Bhutto’s Death & 2008 US Politics

The assassination of Benazir Bhutto is currently having a huge ripple effect across Pakistan but I also think the event will have an impact on Democrats & Republicans in America’s 2008 presidential race.

On the Democrat side, I think Hillary Clinton will benefit from the latest turn of events. She’s tried to stake out a measured, moderate approach to foreign policy as a sharp contrast to Barack Obama’s “we-are-the-world” idealism. Bhutto’s death will remind sensible Democrats that we still live in a dangerous world & now is not the time to hand over the awesome responsibilities of Commander-In-Chief to a political neophyte. John Edwards’ claim of speaking to current Pakistani President Pervez Musharraf & urging him to continue the path of democratiztion is a desperate bid on Edwards’ part to come across as relevant on foreign policy even though his campaign’s focus till now has been almost obsessively domestic. If Clinton can skillfully exploit this moment, she might win her party’s nomination.

On the Republican side, I think Bhutto’s assassination will provide a lift to John McCain’s campaign. He’s been unapologetic about fighting Islamofascism & defending American interests. His “straight-talk” character will appeal to a lot of GOP voters who have become disgusted with candidates who are percieved to be glib or plastic. Because strength of character is viewed as important to Republican voters when they choose America’s next Commander-In-Chief, I think that mindset will continue to hurt Giuliani in spite of his get-tough-with-terrorists approach forged since 9/11. I also think said mindset will turn away from perceived flip-floppers like Mitt Romney as well as being against politicians like Mike Huckabee, who has no experience in foreign affairs. Is this McCain’s big chance? We’ll soon find out.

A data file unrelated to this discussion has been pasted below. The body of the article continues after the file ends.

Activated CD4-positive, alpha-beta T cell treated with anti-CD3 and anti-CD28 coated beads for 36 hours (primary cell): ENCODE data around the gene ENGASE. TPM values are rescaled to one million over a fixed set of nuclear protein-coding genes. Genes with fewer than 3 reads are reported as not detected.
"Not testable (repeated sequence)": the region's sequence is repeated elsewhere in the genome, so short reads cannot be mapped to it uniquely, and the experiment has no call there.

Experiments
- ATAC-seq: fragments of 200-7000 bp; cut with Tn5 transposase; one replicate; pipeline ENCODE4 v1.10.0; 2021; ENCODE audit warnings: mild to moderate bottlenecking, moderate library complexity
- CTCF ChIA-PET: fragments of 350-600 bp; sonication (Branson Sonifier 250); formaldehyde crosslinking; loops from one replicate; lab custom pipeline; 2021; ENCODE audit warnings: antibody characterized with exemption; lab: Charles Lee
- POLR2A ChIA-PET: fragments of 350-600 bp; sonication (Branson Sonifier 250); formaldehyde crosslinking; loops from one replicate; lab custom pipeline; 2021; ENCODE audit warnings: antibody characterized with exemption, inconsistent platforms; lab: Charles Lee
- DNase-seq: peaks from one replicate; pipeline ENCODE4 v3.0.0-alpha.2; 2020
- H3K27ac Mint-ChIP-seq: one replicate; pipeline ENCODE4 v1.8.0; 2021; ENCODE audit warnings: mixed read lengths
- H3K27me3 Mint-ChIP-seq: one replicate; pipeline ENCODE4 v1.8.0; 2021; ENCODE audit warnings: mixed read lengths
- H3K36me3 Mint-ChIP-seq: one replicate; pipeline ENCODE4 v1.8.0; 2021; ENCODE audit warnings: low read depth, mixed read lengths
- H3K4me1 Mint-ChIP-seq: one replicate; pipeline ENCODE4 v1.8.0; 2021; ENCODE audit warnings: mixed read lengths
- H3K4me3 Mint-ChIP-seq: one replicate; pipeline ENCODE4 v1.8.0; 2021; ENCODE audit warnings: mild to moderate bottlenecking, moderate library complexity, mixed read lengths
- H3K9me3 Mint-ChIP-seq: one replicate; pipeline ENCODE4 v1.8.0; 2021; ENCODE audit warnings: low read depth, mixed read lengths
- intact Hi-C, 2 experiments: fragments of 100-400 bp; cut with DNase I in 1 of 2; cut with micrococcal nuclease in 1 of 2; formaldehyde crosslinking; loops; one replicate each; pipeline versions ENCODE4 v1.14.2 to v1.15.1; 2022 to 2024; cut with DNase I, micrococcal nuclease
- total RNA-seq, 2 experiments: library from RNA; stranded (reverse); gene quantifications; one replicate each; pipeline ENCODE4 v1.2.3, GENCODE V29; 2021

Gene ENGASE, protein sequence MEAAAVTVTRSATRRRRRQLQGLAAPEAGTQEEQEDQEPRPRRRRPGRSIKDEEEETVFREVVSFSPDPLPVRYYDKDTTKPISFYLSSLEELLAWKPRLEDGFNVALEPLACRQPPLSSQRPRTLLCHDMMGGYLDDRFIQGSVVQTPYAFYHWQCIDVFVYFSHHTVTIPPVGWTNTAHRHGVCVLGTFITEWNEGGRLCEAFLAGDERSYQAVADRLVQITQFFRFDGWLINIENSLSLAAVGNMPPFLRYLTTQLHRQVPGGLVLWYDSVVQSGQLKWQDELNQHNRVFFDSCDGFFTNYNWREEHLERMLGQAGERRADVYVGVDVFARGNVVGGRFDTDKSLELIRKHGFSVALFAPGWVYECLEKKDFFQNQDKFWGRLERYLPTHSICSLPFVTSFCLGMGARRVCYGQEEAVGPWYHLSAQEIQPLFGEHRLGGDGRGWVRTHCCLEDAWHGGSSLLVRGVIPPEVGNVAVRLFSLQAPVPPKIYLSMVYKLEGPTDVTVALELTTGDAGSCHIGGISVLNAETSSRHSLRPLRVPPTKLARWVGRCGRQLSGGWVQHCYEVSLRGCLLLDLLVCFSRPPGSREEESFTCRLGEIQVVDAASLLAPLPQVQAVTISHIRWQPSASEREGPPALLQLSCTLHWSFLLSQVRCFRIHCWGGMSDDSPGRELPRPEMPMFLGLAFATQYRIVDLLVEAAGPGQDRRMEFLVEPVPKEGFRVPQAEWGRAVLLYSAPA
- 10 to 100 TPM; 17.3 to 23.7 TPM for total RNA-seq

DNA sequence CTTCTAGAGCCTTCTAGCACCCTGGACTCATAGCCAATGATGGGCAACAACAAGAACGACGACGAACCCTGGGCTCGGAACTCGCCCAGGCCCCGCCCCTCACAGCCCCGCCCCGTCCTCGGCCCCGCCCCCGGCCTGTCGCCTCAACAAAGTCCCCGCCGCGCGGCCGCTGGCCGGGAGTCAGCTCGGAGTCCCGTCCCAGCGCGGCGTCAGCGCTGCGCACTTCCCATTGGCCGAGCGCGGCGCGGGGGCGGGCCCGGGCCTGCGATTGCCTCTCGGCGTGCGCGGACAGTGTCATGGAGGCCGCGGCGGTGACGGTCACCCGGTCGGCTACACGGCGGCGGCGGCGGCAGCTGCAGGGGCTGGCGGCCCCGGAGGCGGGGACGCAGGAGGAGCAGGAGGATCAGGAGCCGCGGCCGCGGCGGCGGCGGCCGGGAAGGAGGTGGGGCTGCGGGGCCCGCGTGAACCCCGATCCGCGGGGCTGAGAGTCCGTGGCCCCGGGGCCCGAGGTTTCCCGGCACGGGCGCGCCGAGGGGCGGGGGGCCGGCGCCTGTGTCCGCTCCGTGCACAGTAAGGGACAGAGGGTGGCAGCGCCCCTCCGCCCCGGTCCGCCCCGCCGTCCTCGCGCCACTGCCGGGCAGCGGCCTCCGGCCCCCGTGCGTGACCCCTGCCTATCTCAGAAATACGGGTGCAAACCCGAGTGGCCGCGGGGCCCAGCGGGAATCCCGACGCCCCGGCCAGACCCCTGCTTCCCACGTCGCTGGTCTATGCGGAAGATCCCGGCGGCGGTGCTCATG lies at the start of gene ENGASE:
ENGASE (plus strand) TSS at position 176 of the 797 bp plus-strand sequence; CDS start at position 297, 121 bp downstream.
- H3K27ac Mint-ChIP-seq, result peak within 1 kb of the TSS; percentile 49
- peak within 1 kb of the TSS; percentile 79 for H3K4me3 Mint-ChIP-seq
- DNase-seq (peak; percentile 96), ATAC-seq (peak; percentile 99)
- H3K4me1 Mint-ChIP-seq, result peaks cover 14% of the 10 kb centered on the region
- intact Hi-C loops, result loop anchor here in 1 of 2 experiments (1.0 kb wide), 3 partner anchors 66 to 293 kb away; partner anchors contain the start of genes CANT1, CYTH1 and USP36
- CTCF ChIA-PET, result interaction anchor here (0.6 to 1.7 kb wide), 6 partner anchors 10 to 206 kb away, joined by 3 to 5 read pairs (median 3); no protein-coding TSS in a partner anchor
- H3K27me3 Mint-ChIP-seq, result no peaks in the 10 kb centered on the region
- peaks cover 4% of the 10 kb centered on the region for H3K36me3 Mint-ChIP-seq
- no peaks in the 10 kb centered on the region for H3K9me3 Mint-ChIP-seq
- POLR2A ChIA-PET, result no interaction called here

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  • Vote3rdpartynow